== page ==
About Tonsillitis: Making the Diagnosis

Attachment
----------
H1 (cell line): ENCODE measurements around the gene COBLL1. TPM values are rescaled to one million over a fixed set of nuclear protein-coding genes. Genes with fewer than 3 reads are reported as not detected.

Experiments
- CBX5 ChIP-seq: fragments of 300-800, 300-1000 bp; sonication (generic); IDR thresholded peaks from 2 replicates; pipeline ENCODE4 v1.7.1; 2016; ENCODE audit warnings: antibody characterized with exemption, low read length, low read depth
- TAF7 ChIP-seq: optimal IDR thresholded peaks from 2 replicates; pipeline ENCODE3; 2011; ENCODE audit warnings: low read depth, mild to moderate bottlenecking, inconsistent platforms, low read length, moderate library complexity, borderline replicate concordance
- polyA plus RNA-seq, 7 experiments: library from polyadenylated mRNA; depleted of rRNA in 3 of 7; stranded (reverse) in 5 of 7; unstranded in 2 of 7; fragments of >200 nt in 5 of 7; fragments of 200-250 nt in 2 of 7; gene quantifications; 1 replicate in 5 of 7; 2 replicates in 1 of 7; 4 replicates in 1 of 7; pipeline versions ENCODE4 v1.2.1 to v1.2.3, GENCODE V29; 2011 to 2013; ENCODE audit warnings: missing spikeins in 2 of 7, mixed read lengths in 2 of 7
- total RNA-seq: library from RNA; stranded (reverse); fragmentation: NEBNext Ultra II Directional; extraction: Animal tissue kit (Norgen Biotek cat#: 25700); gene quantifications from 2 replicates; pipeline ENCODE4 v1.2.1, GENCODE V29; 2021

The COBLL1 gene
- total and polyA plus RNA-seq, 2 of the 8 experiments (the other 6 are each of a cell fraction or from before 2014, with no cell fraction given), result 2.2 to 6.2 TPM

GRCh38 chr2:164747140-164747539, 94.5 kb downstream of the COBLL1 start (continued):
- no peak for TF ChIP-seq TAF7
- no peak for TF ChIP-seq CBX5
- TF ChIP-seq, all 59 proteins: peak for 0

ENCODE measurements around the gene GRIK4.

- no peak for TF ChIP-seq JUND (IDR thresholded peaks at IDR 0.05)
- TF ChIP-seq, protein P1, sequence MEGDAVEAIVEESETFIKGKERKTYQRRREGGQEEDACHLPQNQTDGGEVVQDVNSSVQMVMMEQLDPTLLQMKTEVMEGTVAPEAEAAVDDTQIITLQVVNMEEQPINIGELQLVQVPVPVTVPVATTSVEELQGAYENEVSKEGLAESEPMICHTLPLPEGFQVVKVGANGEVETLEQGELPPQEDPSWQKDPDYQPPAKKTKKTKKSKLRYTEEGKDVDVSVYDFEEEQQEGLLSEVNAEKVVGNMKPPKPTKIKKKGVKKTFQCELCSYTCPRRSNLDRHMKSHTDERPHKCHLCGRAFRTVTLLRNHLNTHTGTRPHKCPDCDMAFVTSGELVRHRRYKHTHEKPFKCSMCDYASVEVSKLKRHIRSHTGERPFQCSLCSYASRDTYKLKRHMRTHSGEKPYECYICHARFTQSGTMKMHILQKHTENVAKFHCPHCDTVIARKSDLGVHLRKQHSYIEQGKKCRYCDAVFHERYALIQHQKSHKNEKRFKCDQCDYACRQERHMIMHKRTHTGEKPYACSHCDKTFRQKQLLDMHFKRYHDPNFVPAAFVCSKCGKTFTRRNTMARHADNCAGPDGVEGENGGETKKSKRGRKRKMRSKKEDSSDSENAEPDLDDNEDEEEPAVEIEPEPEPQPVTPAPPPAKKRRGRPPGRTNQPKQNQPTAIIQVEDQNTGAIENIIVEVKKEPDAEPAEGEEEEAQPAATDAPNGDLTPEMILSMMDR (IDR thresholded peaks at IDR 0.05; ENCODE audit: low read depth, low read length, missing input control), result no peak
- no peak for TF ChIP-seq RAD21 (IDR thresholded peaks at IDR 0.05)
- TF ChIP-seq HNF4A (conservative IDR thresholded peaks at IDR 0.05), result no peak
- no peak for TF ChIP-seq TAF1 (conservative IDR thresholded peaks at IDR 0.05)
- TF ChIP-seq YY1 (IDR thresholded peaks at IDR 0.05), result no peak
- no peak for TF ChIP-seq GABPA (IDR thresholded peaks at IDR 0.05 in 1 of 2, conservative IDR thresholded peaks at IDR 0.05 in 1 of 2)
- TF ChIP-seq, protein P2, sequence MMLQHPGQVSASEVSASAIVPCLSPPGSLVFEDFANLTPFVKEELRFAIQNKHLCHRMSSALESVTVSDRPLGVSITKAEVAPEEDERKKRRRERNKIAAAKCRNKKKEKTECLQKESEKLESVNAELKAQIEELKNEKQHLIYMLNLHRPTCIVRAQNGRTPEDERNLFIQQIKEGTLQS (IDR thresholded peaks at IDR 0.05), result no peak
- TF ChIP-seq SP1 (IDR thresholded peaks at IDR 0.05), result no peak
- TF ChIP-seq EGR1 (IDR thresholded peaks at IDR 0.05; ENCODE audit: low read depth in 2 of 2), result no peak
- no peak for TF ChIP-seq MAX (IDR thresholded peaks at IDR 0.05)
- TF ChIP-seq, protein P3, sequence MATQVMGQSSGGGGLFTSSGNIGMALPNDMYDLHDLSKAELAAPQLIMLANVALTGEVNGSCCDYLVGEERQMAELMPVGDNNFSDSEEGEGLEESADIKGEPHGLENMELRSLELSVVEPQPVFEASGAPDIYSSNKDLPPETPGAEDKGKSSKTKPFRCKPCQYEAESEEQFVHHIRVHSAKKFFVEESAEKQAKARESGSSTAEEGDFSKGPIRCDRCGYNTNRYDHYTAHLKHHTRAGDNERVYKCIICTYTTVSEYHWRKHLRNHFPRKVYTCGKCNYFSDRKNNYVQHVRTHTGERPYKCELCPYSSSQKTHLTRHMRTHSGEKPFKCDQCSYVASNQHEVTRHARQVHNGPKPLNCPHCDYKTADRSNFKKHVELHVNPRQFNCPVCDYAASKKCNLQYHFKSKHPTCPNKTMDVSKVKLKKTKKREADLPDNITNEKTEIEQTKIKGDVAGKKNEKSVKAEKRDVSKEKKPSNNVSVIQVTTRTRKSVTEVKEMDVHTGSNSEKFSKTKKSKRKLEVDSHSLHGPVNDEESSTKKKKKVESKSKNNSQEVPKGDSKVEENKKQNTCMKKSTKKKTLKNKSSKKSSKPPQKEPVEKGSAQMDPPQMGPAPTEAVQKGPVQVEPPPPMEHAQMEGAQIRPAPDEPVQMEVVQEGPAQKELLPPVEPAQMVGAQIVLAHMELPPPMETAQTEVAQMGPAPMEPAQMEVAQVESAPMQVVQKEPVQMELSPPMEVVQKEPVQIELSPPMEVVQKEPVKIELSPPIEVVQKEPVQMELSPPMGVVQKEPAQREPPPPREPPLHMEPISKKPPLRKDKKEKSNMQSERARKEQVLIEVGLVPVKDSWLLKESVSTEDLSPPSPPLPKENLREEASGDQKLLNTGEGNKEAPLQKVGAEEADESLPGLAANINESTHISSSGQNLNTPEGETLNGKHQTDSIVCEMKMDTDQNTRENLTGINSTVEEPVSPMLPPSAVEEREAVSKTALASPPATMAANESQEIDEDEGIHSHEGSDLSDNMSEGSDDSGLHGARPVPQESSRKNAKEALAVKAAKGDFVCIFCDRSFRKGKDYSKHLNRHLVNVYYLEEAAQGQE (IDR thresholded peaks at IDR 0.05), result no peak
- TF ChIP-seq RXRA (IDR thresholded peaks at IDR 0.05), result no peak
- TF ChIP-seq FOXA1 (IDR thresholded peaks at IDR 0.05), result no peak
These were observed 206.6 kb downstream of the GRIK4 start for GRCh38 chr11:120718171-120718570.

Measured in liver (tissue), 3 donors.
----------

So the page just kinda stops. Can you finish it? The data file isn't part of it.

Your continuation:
Open your mouth and say "aaah". The tonsils can be seen at the back of the throat, and will be clearly red and inflamed. There's a tendency for different infectious agents to cause different types of inflammation. Epstein-Barr virus, for example, often causes tiny red spots on the soft palate due to miniature internal bleeds. Bacteria may leave a thin white membrane on the tonsils themselves that peels off easily. None of these symptoms, however, are reliable enough to diagnose the infectious agent from appearance alone, so a throat swab is needed. Traditionally, such swabs are then cultured to see what bacteria are present, but there are also rapid smear tests that can give results in minutes or hours. There's also a smear test for mononucleosis. Flu viruses can sometimes be detected in the blood, but this test is very unlikely in tonsillitis. Finding group A strep on the tonsils doesn't prove it's causing the inflammation, since so many people carry this bug with no ill effects. The person could be a healthy strep carrier whose tonsillitis is due to undetected cold viruses.